Film Review: Creative Control

Set roughly five minutes in the future, this bleak sci-fi social satire tracks the downfall of a hipster ad executive who spirals into a virtual-reality netherworld.
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The meeting convened at the beginning of Benjamin Dickinson’s tech-frazzled Creative Control contains a nearly perfect example of what a dead soul sounds like. A passive-aggressive free-fire zone of territorial scrapping, greed and ambition disguised as creativity, and lines like “philosophy is so on-trend” that will probably have been uttered in some Manhattan office by the time you finish reading this, the meeting is ostensibly about the launching of a new brand of virtual-reality glasses called Augmenta. But the story that follows is less a statement about the dangerous implications of this technology than a nettlesome black comedy about the virtual, transactional nature of modern relationships.

David (writer-director Dickinson) is an ad executive who fits in so well to his bleeding-edge open-plan office, with its mixture of self-aggrandizing faux edginess and capitalist servitude, that he seems programmed for it. His aggressive ambition and take-no-prisoners approach to personal relationships is backstopped by a frantic anxiety masked by a basketful of addictions: prescription drugs, technology, liquor. Once he’s put in charge of figuring out how to sell Augmenta—whose designer frames are made to look like a more commercial-friendly version of Google Glass—David simply turns it into yet another addiction.

Although David has a steady girlfriend, passively depressed yoga teacher Juliette (Nora Zehetner), he’s barely aware of her. His idea of companionable chatter is to reassure her, “You’re building your brand.” Instead, he’s besotted with Sophie (Alexia Rasmussen), a struggling fashion designer who’s dating his best and seemingly only friend, Wim (Dan Gill), a frighteningly mustached apex predator in the form of a fashion photographer who never saw a model he couldn’t bed. Although whatever company finally makes a commercially viable product out of this concept probably won’t advertise this fact, Augmenta turns out to be an excellent tool for sociopathic misery-magnets like David who like to fixate on unobtainable women. A couple of conversations between Sophie and David while he’s wearing the glasses and voila: Augmenta’s recordings let him create a virtual Sophie who will do and say anything that he wants. David can throw out all the chaff he wants, like hiring cross-disciplinary musician Reggie Watts (playing himself) to be the face of Augmenta, but the reality of the situation is that he would prefer to hide in the imaginary or go clubbing with Wim than deal with the real.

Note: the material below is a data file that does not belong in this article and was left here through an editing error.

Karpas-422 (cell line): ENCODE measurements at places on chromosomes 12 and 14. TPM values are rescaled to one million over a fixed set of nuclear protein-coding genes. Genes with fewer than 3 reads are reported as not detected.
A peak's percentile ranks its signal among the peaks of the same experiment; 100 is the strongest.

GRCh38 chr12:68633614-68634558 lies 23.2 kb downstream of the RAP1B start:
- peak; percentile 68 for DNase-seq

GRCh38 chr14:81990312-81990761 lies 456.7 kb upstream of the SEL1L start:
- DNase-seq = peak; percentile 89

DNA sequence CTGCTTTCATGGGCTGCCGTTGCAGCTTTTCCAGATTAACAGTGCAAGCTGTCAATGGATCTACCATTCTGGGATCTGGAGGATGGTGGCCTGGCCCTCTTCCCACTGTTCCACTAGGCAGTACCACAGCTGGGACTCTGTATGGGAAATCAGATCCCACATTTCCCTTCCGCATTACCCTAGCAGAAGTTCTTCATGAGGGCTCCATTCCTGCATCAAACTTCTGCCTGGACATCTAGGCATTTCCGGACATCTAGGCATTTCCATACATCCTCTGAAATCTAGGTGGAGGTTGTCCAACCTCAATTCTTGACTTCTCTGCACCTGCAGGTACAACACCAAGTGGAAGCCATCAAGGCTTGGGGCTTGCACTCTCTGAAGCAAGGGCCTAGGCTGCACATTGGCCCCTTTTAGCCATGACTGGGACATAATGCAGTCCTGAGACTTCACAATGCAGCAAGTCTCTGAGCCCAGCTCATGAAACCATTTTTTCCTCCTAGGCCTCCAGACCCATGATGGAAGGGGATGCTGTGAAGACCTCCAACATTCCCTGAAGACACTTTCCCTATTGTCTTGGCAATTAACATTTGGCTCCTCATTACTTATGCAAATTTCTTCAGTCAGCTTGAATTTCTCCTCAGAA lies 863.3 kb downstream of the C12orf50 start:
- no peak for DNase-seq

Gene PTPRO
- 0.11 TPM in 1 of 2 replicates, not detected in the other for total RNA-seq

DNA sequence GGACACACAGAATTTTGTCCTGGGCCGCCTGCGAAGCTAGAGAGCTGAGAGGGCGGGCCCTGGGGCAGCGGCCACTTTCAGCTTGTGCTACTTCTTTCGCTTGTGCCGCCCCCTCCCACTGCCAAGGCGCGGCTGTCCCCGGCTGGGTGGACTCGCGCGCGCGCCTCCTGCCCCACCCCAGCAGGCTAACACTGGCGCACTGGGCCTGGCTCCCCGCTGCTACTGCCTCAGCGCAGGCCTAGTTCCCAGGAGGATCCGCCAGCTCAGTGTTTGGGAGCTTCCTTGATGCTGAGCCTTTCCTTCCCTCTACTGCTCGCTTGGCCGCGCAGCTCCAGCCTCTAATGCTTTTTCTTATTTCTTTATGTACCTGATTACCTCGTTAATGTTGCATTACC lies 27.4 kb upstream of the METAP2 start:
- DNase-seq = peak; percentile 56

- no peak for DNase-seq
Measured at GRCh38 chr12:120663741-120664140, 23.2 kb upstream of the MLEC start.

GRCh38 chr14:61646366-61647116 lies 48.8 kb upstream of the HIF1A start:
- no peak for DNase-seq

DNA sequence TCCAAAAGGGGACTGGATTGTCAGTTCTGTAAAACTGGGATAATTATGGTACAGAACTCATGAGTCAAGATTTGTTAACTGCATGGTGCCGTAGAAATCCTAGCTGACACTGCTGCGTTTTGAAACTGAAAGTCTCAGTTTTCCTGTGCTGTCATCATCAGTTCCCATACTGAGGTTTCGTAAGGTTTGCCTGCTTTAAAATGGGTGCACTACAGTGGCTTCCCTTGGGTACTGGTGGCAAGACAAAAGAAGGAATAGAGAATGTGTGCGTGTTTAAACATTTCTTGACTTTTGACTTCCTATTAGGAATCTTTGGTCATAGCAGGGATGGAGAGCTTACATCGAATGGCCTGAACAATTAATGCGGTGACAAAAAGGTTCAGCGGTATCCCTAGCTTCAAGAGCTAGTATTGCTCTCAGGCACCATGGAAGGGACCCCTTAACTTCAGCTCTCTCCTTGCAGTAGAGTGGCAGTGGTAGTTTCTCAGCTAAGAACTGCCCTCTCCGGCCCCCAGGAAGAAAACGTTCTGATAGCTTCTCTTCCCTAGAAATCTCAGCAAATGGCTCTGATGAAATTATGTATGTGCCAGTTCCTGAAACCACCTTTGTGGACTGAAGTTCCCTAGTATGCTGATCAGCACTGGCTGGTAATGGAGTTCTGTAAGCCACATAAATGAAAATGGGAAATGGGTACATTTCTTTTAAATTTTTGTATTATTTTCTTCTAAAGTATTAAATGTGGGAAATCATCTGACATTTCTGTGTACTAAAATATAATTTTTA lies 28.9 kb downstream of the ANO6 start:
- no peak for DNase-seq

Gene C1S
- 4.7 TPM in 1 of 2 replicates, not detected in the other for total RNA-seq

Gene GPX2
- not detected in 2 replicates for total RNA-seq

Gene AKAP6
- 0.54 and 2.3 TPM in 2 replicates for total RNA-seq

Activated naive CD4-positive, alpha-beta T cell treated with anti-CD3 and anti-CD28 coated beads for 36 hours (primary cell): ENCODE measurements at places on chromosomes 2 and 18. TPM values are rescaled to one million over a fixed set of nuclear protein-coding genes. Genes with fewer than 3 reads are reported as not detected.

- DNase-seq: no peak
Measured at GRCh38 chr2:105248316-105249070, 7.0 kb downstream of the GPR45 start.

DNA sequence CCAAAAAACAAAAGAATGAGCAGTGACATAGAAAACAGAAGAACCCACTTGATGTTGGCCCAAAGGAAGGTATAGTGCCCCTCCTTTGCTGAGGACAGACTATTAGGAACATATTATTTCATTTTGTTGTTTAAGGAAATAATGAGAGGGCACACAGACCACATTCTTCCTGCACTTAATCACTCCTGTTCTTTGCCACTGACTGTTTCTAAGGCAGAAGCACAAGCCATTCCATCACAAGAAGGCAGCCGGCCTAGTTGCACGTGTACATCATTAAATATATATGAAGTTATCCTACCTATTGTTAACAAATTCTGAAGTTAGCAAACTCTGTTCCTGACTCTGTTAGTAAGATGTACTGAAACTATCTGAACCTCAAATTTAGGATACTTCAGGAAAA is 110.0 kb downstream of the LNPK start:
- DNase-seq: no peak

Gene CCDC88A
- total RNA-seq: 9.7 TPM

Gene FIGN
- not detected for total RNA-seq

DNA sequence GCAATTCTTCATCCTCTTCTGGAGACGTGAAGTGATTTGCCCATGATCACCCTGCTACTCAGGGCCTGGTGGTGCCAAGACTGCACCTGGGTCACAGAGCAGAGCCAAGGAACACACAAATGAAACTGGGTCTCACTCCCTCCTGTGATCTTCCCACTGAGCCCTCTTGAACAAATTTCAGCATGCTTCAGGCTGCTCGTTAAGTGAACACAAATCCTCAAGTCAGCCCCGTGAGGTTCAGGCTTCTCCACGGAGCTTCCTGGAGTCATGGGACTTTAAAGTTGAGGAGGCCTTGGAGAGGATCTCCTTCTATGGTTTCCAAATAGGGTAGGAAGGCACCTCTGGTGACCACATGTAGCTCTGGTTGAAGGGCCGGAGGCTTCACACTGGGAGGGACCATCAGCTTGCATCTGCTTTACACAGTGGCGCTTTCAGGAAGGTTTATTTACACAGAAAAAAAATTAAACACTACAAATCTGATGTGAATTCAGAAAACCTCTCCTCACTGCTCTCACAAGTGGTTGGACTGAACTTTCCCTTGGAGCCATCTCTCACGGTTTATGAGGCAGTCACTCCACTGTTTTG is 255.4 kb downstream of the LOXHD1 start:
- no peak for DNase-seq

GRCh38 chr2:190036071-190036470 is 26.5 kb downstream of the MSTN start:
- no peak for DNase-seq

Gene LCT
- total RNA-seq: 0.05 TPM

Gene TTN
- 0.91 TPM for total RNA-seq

There is an illusory quality to almost everything we see in Creative Control. Shot with a sleek and gauzy black-and-white palette that wouldn’t look out of place in some high-end, long-form ad campaign about racially mixed, trend-setting Brooklynites with cool sneakers, it’s swaddled in cozy and seductive layers of consumerist artisanal chic. Well-versed in the ways and mores of creative elites, Dickinson tries to critique their tunnel-vision existences primarily by way of David and Wim being self-centered jerks with dangerous amounts of money and recreational time. It’s a less targeted approach than Dickinson used with his chilling but little-seen hippie-apocalypse festival film First Winter and ultimately not all that effective. Dickinson feints at the ways films like Andrew Bujalski’s Computer Chess and Shane Carruth’s Primer interrogated reality via technology’s dark lens but never fully signs up with that approach.

Movies about virtual reality have always made for odd bedfellows. That’s true whether one’s looking at the grubby dregs of the 1990s’ VR boom (Virtuosity, Disclosure) or newer models like Spike Jonze’s Her (whose hazy fog of future-tech utopianism is similar in feel if not intent to Dickinson’s). There is an inherent disconnect in an artistic medium using sound and vision to convince you of the reality of something that’s by definition false, before adding another layer of distancing illusion. A character like David can look real in a film, but his virtual-reality mistress is never close to convincing. That makes it all the more difficult to fully appreciate the supposedly seductive quality of the technology that’s sending him deeper down the rabbit hole.

By setting Creative Control just barely in the future, Dickinson not only cannily saved on production expenses (see-through phones and monitors that seem suspended in mid-air are about the extent of the new tech on display) but also left himself room to satirize the world that already surrounds us. It’s hardly shocking, though, that David instantly uses his groundbreaking new gizmo not to explore the world at a remove or create something beautiful but to generate an imaginary sex doll. That’s already the world we live in.

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